A battered Zafgen seeks strategic options, prophesying ongoing study will unlikely lift FDA hold on diabetes drug
Zafgen, which back in 2015 crossed the $50 mark, is now firmly in penny stock territory. Blighted by safety concerns across a range of its experimental drugs, the Boston drug developer is now seeking strategic options, including a possible sale — predicting data from the ongoing in vivo study for its diabetes drug will not be enough to convince the FDA to lift its clinical hold on the program.
The company’s shares $ZFGN tumbled more than 15% to 69 cents in early Thursday trading.
Zafgen’s woes go back years. In 2016, Zafgen deserted its beloranib program after the experimental obesity drug was linked to patient deaths in a pivotal study. The FDA, worried about exposing more patients to harm, imposed a clinical hold on Zafgen’s second-generation (obesity-related) diabetes drug ZGN-1061 last November, wary that the cardio threat posed by beloranib was still in play. This July, following months of discussion with the regulator, an in vivo animal study design and protocol for ZGN-1061 was agreed upon — data from this study are expected by the end of 2019.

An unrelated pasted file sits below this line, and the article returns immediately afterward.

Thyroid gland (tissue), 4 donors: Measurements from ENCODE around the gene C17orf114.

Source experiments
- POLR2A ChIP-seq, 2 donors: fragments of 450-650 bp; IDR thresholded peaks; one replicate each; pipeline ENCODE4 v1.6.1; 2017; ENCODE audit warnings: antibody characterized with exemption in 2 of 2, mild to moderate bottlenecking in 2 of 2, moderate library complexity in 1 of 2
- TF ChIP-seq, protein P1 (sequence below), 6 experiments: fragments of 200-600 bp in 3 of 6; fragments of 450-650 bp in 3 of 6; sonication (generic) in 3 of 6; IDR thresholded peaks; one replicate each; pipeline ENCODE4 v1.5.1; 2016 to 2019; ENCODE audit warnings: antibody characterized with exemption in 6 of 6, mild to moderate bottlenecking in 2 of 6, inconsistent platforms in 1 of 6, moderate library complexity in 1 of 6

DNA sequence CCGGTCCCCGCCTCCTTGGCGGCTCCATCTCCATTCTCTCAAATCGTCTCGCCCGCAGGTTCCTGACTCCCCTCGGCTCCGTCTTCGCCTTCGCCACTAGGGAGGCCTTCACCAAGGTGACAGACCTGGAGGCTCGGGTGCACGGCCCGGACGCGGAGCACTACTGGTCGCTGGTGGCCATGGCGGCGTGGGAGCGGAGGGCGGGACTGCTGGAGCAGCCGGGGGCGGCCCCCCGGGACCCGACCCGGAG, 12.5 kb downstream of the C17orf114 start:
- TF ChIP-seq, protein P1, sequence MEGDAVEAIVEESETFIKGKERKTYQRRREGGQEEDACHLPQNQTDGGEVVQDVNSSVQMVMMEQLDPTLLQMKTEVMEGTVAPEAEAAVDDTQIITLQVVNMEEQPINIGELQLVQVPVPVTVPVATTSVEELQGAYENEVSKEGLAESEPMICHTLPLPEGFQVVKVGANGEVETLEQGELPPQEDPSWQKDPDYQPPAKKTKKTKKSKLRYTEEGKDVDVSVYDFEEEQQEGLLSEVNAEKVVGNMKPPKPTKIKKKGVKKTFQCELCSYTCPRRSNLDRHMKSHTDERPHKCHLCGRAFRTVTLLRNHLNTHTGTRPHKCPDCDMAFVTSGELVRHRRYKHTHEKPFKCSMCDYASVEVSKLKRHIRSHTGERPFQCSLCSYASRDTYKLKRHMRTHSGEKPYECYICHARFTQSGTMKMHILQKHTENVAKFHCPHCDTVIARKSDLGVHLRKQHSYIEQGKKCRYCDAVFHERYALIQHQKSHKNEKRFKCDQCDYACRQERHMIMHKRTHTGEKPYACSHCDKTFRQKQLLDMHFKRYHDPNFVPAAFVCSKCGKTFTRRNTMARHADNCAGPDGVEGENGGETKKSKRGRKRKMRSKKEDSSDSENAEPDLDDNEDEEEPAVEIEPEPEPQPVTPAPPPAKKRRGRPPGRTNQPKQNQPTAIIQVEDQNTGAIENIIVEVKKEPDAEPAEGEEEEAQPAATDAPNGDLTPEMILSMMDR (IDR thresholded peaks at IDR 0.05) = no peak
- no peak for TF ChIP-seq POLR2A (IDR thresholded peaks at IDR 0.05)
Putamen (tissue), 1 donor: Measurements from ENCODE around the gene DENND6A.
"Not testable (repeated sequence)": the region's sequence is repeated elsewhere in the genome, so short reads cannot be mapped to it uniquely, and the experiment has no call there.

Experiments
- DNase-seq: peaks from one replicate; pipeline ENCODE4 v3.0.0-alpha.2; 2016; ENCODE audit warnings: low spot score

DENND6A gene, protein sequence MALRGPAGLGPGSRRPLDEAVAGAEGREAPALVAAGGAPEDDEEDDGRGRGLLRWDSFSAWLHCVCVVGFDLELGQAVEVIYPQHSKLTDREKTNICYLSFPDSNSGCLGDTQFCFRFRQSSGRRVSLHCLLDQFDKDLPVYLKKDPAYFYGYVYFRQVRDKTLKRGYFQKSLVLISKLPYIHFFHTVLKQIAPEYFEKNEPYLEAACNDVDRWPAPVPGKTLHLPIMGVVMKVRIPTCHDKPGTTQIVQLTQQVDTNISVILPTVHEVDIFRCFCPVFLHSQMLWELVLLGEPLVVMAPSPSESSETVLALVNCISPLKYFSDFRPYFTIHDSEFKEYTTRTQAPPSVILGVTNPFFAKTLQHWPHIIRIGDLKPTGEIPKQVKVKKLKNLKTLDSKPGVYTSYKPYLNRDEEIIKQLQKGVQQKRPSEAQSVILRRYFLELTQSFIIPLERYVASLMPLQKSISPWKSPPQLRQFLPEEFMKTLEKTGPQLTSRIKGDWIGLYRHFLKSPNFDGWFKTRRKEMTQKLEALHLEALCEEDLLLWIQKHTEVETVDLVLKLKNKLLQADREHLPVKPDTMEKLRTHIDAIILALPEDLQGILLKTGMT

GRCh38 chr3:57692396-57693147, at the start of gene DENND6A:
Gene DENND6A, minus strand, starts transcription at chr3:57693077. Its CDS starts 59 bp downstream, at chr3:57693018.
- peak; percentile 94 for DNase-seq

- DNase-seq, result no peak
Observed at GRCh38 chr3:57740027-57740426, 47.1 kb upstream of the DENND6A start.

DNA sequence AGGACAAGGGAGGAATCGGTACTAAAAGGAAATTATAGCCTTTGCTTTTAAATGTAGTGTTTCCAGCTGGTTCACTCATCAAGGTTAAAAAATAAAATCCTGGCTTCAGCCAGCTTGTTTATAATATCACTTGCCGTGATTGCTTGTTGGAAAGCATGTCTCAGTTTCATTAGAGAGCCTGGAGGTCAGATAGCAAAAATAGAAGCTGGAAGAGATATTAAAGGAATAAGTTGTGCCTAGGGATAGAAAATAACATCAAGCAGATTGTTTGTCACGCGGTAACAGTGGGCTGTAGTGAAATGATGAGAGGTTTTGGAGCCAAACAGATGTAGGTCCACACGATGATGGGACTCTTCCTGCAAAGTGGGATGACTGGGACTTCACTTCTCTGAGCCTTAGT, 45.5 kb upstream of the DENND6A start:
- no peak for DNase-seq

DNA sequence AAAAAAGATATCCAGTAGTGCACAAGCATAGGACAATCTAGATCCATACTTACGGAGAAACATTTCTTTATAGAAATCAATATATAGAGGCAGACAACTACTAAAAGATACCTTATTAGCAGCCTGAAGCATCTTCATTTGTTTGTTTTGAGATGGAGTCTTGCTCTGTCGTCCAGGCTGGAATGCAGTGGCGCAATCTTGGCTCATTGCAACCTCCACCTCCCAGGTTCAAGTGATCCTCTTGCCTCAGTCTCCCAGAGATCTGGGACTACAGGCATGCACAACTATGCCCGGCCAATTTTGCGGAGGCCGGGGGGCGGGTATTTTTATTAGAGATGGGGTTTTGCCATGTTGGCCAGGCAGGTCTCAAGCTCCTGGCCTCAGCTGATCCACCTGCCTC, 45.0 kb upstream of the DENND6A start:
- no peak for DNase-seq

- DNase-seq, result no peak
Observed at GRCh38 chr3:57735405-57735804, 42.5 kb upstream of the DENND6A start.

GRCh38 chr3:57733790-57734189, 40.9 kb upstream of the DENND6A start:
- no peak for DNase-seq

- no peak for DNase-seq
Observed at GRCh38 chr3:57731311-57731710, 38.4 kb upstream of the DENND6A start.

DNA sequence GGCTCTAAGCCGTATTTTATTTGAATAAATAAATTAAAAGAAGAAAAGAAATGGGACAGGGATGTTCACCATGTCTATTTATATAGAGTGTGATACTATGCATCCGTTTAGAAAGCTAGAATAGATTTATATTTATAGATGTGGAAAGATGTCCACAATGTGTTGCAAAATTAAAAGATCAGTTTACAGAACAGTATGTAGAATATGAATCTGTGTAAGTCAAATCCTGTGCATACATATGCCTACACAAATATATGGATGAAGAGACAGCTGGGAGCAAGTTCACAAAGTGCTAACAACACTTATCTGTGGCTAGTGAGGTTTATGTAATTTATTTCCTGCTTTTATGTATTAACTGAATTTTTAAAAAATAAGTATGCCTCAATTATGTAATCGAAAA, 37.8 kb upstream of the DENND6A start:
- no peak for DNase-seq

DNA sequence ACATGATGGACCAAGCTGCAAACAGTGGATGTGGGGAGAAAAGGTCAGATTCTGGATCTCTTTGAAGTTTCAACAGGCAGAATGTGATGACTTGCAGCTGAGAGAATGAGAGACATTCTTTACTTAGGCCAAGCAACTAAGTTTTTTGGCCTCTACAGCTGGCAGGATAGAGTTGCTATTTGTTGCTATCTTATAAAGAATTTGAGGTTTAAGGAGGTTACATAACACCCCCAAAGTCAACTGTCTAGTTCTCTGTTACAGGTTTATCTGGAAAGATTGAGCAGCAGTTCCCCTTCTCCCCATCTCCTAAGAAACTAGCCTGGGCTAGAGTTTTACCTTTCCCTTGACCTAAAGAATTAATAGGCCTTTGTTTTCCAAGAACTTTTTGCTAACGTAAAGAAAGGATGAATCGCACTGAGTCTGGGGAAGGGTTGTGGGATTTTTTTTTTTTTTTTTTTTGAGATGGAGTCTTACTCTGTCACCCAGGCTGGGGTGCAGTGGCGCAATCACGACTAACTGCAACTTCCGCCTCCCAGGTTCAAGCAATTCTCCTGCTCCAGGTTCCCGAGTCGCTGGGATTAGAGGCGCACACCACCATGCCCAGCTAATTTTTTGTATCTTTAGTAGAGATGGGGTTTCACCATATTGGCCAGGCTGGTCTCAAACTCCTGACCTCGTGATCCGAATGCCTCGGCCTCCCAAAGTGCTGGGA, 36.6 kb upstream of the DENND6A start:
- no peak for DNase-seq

“Based on preliminary results from this study reviewed this week, Zafgen does not presently expect the data to warrant resolution of the clinical hold for ZGN-1061,” Zafgen said on Thursday. The company — which saw a string of managerial departures last year including CEO Tom Hughes, who had led the company for nine years, and board member Bruce Booth, who exited after a dozen years — is seeking alternatives including an acquisition, merger, business combination, in-licensing, or another strategic transaction involving the company or its assets.
Earlier this year, Zafgen was forced to contend with yet another setback. Its experimental drug, ZGN-1258 — under development for rare cases of obesity brought on by rare genetic condition Prader-Willi syndrome, which is characterized by constant hunger — was slapped with a clinical hold by the FDA in March, even before it hit the clinic. The hold emanated from data that indicated muscle deterioration in a rodent model of the disease, which prompted the company to suspend plans for an application to test the drug in humans.
As of June 30, 2019, the company had cash, cash equivalents, and marketable securities totaling $91.7 million, Zafgen disclosed in August. In the second quarter, the company reported a net loss of about $12 million.